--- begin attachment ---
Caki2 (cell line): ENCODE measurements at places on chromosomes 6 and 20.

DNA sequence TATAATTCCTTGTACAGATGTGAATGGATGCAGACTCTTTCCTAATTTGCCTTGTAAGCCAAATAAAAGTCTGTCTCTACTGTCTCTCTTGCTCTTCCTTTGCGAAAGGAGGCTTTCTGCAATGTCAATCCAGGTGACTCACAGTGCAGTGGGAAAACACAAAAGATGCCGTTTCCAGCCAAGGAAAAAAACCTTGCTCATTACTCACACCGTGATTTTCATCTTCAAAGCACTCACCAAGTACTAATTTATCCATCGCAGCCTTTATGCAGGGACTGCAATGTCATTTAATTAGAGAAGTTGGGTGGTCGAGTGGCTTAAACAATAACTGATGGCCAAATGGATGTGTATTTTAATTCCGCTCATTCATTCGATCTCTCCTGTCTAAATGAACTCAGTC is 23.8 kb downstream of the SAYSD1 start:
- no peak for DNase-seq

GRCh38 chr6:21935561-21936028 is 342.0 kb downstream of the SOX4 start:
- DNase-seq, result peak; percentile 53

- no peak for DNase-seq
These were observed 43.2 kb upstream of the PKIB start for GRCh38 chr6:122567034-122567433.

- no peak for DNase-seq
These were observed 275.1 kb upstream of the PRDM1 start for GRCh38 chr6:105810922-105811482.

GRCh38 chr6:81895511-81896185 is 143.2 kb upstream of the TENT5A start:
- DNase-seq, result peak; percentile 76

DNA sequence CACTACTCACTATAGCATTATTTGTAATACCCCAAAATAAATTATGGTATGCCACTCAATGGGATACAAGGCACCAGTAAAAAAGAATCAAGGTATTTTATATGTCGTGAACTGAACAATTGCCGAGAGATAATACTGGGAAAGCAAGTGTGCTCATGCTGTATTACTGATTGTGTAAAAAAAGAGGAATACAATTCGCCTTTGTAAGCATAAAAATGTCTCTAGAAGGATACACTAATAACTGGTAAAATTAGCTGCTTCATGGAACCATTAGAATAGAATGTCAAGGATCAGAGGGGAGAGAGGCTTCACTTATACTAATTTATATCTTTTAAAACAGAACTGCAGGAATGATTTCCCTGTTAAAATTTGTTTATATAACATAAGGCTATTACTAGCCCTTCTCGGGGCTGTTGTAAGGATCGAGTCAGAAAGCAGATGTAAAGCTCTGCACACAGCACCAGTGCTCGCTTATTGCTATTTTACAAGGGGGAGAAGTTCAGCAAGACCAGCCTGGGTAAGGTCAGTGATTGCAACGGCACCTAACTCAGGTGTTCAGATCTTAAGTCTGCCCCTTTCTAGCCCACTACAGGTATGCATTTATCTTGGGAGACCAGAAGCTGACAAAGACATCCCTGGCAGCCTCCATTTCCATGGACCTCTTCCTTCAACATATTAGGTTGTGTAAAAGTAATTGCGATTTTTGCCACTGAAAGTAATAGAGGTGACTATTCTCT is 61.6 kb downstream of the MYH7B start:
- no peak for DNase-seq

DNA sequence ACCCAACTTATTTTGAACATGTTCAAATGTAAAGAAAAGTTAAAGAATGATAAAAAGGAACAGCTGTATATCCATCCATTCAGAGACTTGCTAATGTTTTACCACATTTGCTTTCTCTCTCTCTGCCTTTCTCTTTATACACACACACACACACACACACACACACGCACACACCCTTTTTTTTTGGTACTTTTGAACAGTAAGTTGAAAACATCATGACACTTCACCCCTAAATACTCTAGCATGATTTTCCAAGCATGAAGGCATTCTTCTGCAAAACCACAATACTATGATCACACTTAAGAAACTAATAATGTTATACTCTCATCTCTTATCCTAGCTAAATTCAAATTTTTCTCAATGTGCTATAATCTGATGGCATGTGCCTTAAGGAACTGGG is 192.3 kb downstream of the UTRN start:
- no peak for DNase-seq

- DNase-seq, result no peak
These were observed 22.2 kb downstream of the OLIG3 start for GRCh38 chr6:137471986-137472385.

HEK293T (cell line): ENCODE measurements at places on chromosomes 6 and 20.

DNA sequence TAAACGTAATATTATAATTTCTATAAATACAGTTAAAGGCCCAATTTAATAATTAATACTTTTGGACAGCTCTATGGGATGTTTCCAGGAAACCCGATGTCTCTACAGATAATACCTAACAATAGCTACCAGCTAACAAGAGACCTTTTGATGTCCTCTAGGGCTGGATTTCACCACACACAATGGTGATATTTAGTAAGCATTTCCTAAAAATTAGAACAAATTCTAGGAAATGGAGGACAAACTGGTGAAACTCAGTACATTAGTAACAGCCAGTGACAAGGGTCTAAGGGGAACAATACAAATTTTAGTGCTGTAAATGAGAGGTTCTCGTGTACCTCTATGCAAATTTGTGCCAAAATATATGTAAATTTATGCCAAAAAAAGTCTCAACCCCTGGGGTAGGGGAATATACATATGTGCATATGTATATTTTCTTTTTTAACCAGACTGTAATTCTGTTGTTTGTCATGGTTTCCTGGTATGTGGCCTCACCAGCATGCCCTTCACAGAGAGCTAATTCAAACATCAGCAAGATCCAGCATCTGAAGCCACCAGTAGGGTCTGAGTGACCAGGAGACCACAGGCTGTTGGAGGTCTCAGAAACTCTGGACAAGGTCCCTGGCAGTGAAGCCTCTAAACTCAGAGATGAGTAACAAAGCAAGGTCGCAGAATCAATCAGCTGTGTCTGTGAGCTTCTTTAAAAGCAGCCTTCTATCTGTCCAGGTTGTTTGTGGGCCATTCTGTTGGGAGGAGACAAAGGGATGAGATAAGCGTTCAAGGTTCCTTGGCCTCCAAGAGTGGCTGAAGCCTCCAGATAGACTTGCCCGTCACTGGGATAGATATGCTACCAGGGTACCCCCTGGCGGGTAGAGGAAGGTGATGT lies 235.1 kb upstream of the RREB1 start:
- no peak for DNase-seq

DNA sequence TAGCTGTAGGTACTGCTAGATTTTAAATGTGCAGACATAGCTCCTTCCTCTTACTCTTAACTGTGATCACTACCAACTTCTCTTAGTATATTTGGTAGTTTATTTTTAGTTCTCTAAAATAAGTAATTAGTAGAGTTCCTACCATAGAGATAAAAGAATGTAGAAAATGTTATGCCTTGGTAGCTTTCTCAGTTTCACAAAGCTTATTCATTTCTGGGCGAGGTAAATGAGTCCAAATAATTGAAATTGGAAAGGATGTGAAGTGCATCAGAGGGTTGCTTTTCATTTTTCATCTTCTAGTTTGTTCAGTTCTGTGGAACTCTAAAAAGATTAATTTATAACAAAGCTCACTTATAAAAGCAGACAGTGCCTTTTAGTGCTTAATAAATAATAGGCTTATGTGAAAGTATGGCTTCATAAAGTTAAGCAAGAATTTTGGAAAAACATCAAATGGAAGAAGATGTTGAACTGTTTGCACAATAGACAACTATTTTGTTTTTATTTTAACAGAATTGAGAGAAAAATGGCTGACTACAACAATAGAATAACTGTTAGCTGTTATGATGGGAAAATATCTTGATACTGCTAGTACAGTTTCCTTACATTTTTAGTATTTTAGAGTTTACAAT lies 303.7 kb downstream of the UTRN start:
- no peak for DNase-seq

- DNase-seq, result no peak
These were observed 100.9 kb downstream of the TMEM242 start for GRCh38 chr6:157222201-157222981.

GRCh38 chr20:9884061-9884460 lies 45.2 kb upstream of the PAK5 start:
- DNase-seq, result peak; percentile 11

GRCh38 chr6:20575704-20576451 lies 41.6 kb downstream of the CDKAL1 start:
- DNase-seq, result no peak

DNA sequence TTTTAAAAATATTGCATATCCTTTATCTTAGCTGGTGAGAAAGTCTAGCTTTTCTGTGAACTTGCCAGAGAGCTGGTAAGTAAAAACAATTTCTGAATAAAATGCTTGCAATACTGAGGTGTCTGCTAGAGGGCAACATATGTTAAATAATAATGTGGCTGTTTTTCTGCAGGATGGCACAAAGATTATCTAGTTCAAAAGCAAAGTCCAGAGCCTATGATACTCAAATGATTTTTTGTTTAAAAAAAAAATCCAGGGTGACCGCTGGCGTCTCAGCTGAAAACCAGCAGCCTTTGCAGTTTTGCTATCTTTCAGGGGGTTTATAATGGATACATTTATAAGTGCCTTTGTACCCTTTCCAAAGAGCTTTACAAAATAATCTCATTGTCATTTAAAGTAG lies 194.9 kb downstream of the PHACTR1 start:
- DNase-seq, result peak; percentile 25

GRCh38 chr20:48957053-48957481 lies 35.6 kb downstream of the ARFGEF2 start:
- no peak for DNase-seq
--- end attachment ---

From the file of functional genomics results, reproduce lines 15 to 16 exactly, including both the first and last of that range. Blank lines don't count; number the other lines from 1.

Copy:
- no peak for DNase-seq

- DNase-seq, result no peak